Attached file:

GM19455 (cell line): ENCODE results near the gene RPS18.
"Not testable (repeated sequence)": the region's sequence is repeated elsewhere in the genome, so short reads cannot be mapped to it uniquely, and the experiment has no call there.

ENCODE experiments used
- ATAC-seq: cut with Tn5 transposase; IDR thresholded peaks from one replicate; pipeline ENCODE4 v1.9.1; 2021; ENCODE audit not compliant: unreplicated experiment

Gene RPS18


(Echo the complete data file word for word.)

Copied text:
GM19455 (cell line): ENCODE results near the gene RPS18.
"Not testable (repeated sequence)": the region's sequence is repeated elsewhere in the genome, so short reads cannot be mapped to it uniquely, and the experiment has no call there.

ENCODE experiments used
- ATAC-seq: cut with Tn5 transposase; IDR thresholded peaks from one replicate; pipeline ENCODE4 v1.9.1; 2021; ENCODE audit not compliant: unreplicated experiment

Gene RPS18